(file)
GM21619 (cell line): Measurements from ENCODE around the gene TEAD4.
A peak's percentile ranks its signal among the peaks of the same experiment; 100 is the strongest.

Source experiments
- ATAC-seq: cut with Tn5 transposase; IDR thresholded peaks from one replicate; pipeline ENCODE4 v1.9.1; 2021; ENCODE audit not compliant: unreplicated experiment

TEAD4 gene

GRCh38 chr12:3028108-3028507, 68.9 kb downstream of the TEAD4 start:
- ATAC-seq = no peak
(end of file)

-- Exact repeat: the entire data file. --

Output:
GM21619 (cell line): Measurements from ENCODE around the gene TEAD4.
A peak's percentile ranks its signal among the peaks of the same experiment; 100 is the strongest.

Source experiments
- ATAC-seq: cut with Tn5 transposase; IDR thresholded peaks from one replicate; pipeline ENCODE4 v1.9.1; 2021; ENCODE audit not compliant: unreplicated experiment

TEAD4 gene

GRCh38 chr12:3028108-3028507, 68.9 kb downstream of the TEAD4 start:
- ATAC-seq = no peak